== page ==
Sylvestria settled by prominent families
By R. B. Henderson
The South Reporter, July 29, 1971
North of Holly Springs along the Coldwater River and to the east, there was established a patrician settlement that could be well identified as an exact replica of a feudal domain of old England.
This settlement was formed when a group of wealthy planters from Virginia, the Carolinas, and other Southern states bought large tracts of land from the departing Chickasaws and built homes upon their holdings.
A list of the pioneer settlers of the community reads like a social register of the era. Among these families were the McPhersons, Walls, Dabneys, Williams, Scales, Grays, Maurys and others none the less prominent in the social and economic life of the era.
Upon settling in the Chickasaw country, these families were not content to rest upon their laurels garnered in the older states, but went on further to distinguish themselves in the affairs of the new country. Thomas H. Williams was a political leader of the Democratic Party in North Mississippi and served in the United States Senate from 1817 to 1821, a contemporary of Walter Leake.
As long as historical records are kept of Naval activities, the heroic career of the Commodore Matthew F. Maury as commander of the Confederate cruiser, The Shenandoah, will add luster to the pages of the Naval gallantry.
No name was ever formally given the community, but in the ante-bellum years until the construction of the old Mississippi Central in 1857, it was known as Sylvestria Community, taking the name of the Sylvestria Methodist Church, the religious and social center of the community.
According to Mrs. Olga Reed Pruitt, author of “It Happened Here”, Sylvestria was known as a “stylish church”, because most of the worshippers came in fine carriages with a slave coachman.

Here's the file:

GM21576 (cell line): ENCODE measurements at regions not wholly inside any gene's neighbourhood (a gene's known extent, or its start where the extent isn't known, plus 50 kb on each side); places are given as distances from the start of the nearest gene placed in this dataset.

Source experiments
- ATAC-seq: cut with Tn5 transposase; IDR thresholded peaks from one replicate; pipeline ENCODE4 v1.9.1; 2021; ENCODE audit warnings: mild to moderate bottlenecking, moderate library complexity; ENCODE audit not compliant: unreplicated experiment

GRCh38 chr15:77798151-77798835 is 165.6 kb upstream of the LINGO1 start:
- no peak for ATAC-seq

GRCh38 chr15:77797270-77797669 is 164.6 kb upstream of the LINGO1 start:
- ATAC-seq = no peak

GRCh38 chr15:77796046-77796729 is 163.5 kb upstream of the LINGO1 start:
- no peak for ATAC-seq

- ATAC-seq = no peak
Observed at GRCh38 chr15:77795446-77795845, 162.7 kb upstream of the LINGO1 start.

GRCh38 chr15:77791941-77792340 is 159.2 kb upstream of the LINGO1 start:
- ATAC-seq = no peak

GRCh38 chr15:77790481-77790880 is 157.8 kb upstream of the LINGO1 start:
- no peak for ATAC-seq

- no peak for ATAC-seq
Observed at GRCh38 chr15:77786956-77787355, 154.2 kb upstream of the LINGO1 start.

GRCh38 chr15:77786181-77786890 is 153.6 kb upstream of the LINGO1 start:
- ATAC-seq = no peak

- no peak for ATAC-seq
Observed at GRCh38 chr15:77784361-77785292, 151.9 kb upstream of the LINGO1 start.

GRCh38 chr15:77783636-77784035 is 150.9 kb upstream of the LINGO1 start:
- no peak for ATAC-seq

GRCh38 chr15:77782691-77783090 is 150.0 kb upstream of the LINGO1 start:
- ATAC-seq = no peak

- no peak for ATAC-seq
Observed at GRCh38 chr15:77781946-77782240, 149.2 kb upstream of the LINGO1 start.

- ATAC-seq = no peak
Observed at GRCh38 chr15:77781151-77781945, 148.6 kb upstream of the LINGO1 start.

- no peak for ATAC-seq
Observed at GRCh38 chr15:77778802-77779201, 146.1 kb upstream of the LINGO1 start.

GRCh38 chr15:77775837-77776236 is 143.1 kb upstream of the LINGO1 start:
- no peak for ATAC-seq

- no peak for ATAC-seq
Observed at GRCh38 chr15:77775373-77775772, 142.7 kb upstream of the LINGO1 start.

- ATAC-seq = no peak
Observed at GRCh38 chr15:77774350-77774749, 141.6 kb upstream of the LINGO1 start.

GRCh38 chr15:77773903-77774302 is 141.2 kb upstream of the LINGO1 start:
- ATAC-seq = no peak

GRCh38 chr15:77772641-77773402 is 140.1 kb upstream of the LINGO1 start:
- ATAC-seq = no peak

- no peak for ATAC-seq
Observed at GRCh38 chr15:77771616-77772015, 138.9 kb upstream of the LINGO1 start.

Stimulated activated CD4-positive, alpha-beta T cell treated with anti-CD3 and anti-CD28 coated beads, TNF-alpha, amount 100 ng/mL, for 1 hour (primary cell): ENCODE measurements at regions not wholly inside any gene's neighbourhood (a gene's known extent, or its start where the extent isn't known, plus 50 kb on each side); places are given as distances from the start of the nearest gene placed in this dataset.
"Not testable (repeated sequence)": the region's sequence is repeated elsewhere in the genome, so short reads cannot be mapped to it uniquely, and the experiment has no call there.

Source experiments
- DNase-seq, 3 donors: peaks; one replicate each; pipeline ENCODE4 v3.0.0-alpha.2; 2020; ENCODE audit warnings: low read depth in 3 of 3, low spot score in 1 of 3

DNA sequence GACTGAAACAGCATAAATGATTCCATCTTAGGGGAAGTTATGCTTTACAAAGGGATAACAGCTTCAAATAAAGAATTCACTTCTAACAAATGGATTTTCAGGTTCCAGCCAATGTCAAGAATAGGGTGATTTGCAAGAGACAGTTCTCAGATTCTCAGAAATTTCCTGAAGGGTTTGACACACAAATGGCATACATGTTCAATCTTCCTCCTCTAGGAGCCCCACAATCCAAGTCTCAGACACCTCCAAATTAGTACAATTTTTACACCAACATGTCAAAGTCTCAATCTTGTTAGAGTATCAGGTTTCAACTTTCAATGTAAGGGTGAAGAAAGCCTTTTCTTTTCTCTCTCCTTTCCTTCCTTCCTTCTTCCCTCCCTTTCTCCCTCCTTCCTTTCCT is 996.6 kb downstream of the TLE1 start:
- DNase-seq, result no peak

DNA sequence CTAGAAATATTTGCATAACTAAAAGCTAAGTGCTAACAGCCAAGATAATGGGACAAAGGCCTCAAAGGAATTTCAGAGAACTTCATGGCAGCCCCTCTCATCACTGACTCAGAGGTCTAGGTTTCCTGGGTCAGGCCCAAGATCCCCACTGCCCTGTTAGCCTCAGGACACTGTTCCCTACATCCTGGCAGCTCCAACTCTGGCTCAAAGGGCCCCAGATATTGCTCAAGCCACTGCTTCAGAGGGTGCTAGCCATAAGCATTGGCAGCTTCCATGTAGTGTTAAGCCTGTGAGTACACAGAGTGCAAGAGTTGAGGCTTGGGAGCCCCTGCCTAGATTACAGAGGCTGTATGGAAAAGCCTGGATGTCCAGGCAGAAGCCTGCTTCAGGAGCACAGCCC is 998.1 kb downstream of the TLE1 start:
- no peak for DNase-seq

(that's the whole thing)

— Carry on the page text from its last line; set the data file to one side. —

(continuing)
The Rev. Malcolm McPherson was one of the first settlers. He was married to Susan Wall, a sister of William and Robert Wall, each of whom was very wealthy. Senator Williams owned vast holdings of land in the community and, upon his death, Mrs. McPherson and her brothers, Robert and William, inherited the Senator's estate.
Mrs. McPherson inherited 1,200 acres of land that bordered on the west side of the tracks of the old Mississippi Central Railroad, now a part of the Illinois Central System.
Rev. McPherson and his wife built a large plantation home on their estate which they named “Sunnyside”. Rev. McPherson did not live long after, and, upon his death, William Wall moved into the home with his sister and operated the plantation for many years. It was one of the finest and most prosperous plantations in this section of the state and its owners amassed great wealth. This plantation, with its original acreage, is now owned by Mr. Charles N. Dean of Holly Springs, who is a lineal descendant.
When the Mississippi Central was built, a spur line was constructed to barns and sheds on the plantations to the rear of “Sunnyside” to received shipments of cotton and other farm products. The spur was also a flag stop for passengers and the plantation became the center for the neighborhood activities. In railroad references, the spur and the flagstop were known as Wall's Cut, but the neighborhood name was “The McPherson Place”. When federal troops secured control of the country and established a base around the McPherson home, the federals named the camp “Coldwater”.
During the first months of the war, the Confederates established an outpost defense of Holly Springs at Walls Cut. The federals secured control of middle Tennessee and Grand Junction became the base camp of operations southward along the Mississippi Central Railroad.
As the federals advanced southward from Grand Junction, two regiments of cavalry led by Confederate General (Red Jacket) Johnson were placed at Walls Cut. On November 6, 1862, a severe skirmish was fought at Lamar between Jackson and Grierson's Thieves. Grierson was driven back but returned with additional troops on November 9 and, in a sharp fight around Hudsonville, Grierson withdrew and Jackson did not have enough men to follow up the repulse. On December 1, 1862, a troop of federal cavalry led by Colonel Lea marched southward along the Mississippi Central and, south of Hudsonville he ran into a strong force of Confederate cavalry. After feeling out the strength of the Confederates, Lea turned eastward toward Old Salem and Ashland, laying waste to the countryside as he progressed.
Meanwhile, attacks upon Holly Springs were coming down the Memphis road, which is the present Highway 78. On July 1, the invaders were driven back at the city limits by cavalry under Van Dorn. Similar attacks were repulsed on November 28 and 29.